In this case, the judge could have chosen to instruct the jury, reasonably, to note the imperfections of the science when considering such evidence. Instead, she struck the fingerprint evidence altogether, suggesting that she thinks herself smarter than the potential jurors and the rest of the world in these matters. The judge's opinion in this case is wrong, even if she is right about fingerprints.

There are better ways to force this debate than to strip the Maryland justice system of such a tool whose usefulness anyone with common sense can recognize in our effort to cope with a society riddled with crime, especially in and around Baltimore.

Today, it's my family that has to cope with the effects of this opinion; tomorrow, it might be yours.

Mr. Fleming's son, Warren T. Fleming, was shot and killed leaving his business at Security Square Mall on Jan. 5, 2006. Mr. Fleming's e-mail is

Unfair for courts to admit unreliable evidence
November 10, 2007
by Aaron Gavant

(The writer is a student at the University of Maryland School of Law and a former intern for Judge Souder's court.)

One cannot help but feel for Wayne T. Fleming Sr. and his family ("Fingerprint ruling unjust, hurtful to victim's family," Opinion • Commentary, Nov. 6). Their son, husband and brother has been ripped out of their lives through a seemingly random act of violence.

That said, deciding whether partial fingerprint evidence is admissible in court should not be based on emotions.

Indeed, it is precisely the "technical academic musing" of judges and other legal scholars, which Mr. Fleming derides, that must be employed to make this kind of decision.

And after reading Baltimore County Circuit Judge Susan M. Souder's ruling on the use of fingerprint evidence, it seems clear to me that significant doubts exist over whether the methodology behind fingerprinting forensics is reliable ("Judge bars use of fingerprints in murder trial," Oct. 23).

It appears that expert opinions in the field are colored by subjectivity and can be relied upon only to a very limited degree, if at all ("Fingerprint evidence on trial," Oct. 26).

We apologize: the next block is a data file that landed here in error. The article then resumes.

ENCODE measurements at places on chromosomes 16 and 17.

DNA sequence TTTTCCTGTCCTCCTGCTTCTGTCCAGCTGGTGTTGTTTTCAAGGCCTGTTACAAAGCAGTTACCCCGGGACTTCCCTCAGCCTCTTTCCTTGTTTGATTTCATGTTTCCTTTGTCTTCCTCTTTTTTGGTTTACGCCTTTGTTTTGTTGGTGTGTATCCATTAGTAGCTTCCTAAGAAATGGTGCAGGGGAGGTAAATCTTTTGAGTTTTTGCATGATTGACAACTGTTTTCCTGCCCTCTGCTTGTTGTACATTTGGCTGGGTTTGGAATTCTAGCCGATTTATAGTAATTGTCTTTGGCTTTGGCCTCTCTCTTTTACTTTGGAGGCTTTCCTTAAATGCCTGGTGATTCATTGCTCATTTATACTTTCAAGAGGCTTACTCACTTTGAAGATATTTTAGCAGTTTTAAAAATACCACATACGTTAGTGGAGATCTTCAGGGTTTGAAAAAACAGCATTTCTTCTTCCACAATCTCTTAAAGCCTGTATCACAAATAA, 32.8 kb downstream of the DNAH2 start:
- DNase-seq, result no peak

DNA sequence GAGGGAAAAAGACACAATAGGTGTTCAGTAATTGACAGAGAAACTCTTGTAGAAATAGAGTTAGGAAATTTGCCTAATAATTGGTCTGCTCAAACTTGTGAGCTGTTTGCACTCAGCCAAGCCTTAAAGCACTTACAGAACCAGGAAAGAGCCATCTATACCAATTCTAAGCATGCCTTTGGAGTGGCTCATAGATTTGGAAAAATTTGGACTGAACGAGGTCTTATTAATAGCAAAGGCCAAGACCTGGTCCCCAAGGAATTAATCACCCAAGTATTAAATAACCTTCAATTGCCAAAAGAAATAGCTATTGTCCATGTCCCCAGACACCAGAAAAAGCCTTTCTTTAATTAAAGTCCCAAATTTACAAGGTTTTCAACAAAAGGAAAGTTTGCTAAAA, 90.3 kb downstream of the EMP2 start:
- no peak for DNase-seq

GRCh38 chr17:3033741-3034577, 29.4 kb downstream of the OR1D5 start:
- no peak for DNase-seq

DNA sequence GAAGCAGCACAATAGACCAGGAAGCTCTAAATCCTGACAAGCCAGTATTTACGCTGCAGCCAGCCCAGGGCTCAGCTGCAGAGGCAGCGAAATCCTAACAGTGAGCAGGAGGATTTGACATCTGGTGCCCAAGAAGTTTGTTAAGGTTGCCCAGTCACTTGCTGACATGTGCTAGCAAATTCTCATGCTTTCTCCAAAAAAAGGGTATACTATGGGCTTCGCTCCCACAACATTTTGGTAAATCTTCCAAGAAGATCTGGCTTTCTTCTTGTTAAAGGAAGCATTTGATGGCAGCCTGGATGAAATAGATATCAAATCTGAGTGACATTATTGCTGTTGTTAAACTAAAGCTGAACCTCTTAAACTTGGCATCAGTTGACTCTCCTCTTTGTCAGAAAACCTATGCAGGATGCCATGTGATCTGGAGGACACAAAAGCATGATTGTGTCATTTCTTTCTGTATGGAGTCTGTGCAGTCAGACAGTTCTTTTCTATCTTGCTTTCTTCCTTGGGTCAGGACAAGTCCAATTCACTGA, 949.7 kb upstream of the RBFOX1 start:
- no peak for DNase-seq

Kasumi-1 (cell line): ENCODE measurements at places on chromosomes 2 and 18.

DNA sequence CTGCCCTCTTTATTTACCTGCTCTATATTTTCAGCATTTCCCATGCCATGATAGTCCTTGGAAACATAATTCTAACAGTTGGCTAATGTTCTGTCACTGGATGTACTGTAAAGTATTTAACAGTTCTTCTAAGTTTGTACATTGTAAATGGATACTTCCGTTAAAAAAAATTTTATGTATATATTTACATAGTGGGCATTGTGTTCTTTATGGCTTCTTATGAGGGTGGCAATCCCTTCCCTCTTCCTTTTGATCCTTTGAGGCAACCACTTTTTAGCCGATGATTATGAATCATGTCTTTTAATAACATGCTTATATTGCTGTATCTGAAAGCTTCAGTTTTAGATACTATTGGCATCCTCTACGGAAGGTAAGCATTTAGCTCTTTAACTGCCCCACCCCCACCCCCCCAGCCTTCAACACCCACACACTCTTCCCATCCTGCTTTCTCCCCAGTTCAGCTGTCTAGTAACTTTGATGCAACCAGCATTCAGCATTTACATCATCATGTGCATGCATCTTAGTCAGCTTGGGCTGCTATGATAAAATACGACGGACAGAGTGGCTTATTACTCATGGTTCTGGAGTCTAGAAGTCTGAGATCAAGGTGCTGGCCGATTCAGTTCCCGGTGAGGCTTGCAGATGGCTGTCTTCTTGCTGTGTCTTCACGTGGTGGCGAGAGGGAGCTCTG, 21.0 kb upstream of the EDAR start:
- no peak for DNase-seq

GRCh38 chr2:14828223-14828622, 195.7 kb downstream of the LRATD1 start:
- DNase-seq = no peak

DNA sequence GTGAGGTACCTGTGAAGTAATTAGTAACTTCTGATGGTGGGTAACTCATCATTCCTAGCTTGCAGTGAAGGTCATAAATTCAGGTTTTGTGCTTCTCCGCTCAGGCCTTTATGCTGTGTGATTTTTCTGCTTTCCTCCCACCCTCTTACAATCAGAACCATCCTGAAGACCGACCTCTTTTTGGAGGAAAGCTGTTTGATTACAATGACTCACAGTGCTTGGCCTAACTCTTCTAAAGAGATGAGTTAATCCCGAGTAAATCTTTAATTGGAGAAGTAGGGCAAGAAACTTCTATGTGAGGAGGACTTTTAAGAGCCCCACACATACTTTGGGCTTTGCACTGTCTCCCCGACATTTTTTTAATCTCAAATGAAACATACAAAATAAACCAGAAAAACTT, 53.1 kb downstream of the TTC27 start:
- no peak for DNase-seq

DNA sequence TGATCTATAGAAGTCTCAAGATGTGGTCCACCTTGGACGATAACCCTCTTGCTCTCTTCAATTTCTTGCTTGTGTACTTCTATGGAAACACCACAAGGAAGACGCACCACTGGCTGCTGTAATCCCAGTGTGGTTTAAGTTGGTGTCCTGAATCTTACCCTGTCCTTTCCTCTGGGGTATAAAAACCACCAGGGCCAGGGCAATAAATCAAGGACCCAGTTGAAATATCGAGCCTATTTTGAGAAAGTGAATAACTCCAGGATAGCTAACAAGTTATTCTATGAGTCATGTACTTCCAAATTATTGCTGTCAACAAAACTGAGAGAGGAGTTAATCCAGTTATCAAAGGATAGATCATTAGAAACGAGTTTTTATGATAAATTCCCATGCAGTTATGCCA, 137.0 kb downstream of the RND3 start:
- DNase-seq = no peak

Mr. Fleming suggests that whether those opinions are reliable should be left to the jury.

However, as the basic rules of evidence suggest, courts must be careful as to what is admitted under the rubric of expert testimony.

When a court-approved expert gets up and states an opinion, his or her statements are given significant weight by the jury. This problem is even more acute in the case of fingerprint evidence, which has long been portrayed by popular TV shows as being very cut and dried.

Even if a judge were to clearly explain to a jury at the end of a trial that fingerprint forensics are highly subjective and should be taken with a grain of salt, jurors would be very likely to believe a fingerprint expert who says a particular set of prints belongs to a particular defendant.

If this is the case - and the most qualified people to determine if it is would seem to be judges and other legal scholars - such evidence cannot fairly be admitted.

Mr. Fleming implores us as citizens to do something about this ruling, for although today it is his family that has to cope with its effects, tomorrow it might be ours.

Unfortunately, he does not consider the opposite proposition - that our families might have to cope with the effects of an opposite ruling.

What if I or a loved one were falsely accused of a crime and a fingerprint "expert" places my prints at the scene of a crime?

What recourse would I have?

Such was the recent horror of Brandon Mayfield, an American lawyer who was falsely connected to the Madrid bombings by fingerprint evidence.

I don't claim to be sure that fingerprint forensics does not live up to the admissibility standards of evidence law in Maryland. I am merely a second-year law student studying evidence law for the first time.

I do, however, know that judges and others in our legal system are charged with protecting the innocent and fairly prosecuting the guilty. And that people in positions like Judge Souder's must prevent the introduction of what they perceive as untrustworthy evidence, even if the results of such a ruling are less than ideal.

As the old saying about free speech goes, "I may hate what you're saying, but I'll fight for your right to say it."

Similarly, I may hate that seemingly guilty people get off, but I will fight any attempt to unfairly prosecute them.

Aaron Gavant